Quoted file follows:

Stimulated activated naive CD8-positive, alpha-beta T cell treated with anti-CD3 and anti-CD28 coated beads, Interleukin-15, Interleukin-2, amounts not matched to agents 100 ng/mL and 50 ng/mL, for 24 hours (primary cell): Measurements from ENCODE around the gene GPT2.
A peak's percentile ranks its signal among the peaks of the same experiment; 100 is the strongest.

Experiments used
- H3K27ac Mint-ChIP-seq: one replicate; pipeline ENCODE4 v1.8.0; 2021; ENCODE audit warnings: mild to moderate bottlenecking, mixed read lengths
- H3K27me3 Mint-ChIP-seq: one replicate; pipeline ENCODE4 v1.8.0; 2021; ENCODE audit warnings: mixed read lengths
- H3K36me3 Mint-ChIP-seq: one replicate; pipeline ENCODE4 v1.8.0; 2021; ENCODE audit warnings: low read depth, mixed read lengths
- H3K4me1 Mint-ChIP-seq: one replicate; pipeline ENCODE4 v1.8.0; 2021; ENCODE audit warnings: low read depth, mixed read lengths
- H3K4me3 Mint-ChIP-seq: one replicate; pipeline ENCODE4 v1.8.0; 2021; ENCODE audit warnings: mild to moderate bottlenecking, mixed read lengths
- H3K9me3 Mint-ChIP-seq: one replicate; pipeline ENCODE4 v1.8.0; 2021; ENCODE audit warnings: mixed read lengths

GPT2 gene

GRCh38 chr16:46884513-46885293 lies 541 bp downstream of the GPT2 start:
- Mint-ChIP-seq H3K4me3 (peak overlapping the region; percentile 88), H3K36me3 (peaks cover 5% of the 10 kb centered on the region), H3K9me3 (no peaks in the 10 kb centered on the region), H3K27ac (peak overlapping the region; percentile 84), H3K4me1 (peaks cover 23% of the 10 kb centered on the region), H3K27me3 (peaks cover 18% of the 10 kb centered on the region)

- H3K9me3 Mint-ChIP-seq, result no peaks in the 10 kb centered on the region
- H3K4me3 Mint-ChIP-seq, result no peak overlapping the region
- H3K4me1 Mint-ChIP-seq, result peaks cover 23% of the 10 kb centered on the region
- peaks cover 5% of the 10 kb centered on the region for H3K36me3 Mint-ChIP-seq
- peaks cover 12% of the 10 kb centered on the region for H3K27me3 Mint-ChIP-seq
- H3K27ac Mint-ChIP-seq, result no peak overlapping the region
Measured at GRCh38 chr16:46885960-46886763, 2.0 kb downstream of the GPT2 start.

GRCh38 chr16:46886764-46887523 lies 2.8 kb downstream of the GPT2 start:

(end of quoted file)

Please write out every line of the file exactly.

Stimulated activated naive CD8-positive, alpha-beta T cell treated with anti-CD3 and anti-CD28 coated beads, Interleukin-15, Interleukin-2, amounts not matched to agents 100 ng/mL and 50 ng/mL, for 24 hours (primary cell): Measurements from ENCODE around the gene GPT2.
A peak's percentile ranks its signal among the peaks of the same experiment; 100 is the strongest.

Experiments used
- H3K27ac Mint-ChIP-seq: one replicate; pipeline ENCODE4 v1.8.0; 2021; ENCODE audit warnings: mild to moderate bottlenecking, mixed read lengths
- H3K27me3 Mint-ChIP-seq: one replicate; pipeline ENCODE4 v1.8.0; 2021; ENCODE audit warnings: mixed read lengths
- H3K36me3 Mint-ChIP-seq: one replicate; pipeline ENCODE4 v1.8.0; 2021; ENCODE audit warnings: low read depth, mixed read lengths
- H3K4me1 Mint-ChIP-seq: one replicate; pipeline ENCODE4 v1.8.0; 2021; ENCODE audit warnings: low read depth, mixed read lengths
- H3K4me3 Mint-ChIP-seq: one replicate; pipeline ENCODE4 v1.8.0; 2021; ENCODE audit warnings: mild to moderate bottlenecking, mixed read lengths
- H3K9me3 Mint-ChIP-seq: one replicate; pipeline ENCODE4 v1.8.0; 2021; ENCODE audit warnings: mixed read lengths

GPT2 gene

GRCh38 chr16:46884513-46885293 lies 541 bp downstream of the GPT2 start:
- Mint-ChIP-seq H3K4me3 (peak overlapping the region; percentile 88), H3K36me3 (peaks cover 5% of the 10 kb centered on the region), H3K9me3 (no peaks in the 10 kb centered on the region), H3K27ac (peak overlapping the region; percentile 84), H3K4me1 (peaks cover 23% of the 10 kb centered on the region), H3K27me3 (peaks cover 18% of the 10 kb centered on the region)

- H3K9me3 Mint-ChIP-seq, result no peaks in the 10 kb centered on the region
- H3K4me3 Mint-ChIP-seq, result no peak overlapping the region
- H3K4me1 Mint-ChIP-seq, result peaks cover 23% of the 10 kb centered on the region
- peaks cover 5% of the 10 kb centered on the region for H3K36me3 Mint-ChIP-seq
- peaks cover 12% of the 10 kb centered on the region for H3K27me3 Mint-ChIP-seq
- H3K27ac Mint-ChIP-seq, result no peak overlapping the region
Measured at GRCh38 chr16:46885960-46886763, 2.0 kb downstream of the GPT2 start.

GRCh38 chr16:46886764-46887523 lies 2.8 kb downstream of the GPT2 start: